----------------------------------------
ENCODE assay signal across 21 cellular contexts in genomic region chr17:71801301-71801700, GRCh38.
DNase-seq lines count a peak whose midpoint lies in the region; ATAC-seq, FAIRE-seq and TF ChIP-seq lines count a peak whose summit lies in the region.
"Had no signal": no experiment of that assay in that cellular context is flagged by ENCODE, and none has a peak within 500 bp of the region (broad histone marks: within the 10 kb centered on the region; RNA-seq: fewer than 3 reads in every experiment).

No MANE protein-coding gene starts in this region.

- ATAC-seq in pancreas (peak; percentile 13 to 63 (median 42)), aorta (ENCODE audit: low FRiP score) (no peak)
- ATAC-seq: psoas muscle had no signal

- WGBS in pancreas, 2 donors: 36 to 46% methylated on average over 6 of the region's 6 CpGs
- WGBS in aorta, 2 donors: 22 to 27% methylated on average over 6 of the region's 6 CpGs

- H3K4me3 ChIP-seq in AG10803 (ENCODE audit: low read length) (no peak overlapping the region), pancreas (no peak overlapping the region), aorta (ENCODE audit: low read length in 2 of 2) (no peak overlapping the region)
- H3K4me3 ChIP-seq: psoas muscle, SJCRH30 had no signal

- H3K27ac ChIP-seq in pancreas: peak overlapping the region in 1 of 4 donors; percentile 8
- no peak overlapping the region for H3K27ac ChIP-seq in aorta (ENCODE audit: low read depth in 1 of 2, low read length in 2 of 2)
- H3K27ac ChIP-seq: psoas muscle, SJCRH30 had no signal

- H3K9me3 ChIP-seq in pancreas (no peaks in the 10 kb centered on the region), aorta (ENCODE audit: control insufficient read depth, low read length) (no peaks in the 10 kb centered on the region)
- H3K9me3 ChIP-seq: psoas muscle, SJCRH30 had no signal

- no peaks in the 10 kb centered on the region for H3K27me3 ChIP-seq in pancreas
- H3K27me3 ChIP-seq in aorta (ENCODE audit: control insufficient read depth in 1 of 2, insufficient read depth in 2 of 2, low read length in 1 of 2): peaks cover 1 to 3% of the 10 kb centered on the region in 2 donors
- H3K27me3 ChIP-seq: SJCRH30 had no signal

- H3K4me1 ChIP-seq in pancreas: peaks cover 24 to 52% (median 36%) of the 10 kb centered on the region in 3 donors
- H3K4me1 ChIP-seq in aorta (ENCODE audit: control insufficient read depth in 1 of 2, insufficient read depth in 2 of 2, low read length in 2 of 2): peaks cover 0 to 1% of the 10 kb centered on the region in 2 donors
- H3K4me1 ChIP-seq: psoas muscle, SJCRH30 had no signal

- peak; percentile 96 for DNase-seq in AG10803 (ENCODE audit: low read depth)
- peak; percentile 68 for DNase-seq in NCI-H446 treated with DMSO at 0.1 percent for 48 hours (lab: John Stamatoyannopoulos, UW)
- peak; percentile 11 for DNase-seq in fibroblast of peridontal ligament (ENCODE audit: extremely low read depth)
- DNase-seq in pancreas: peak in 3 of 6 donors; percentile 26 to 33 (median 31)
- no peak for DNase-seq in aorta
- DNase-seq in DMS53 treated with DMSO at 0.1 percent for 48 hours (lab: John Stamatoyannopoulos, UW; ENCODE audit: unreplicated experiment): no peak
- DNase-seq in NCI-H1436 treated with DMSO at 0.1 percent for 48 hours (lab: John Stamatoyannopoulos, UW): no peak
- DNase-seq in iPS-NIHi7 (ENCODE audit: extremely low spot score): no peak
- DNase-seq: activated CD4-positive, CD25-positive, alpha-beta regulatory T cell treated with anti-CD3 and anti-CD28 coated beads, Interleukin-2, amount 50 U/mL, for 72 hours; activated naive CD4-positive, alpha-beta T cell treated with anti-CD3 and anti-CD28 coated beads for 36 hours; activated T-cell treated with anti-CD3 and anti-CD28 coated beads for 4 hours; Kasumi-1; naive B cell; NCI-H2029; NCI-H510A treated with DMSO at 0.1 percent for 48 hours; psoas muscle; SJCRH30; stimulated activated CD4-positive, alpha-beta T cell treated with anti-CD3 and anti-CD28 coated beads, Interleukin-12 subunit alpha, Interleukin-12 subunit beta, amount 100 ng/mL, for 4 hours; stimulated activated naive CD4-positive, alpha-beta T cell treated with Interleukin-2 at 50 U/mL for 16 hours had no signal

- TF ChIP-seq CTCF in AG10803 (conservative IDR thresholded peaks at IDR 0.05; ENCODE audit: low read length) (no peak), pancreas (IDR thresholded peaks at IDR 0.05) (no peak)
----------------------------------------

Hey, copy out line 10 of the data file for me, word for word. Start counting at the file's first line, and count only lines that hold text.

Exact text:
- H3K4me3 ChIP-seq: psoas muscle, SJCRH30 had no signal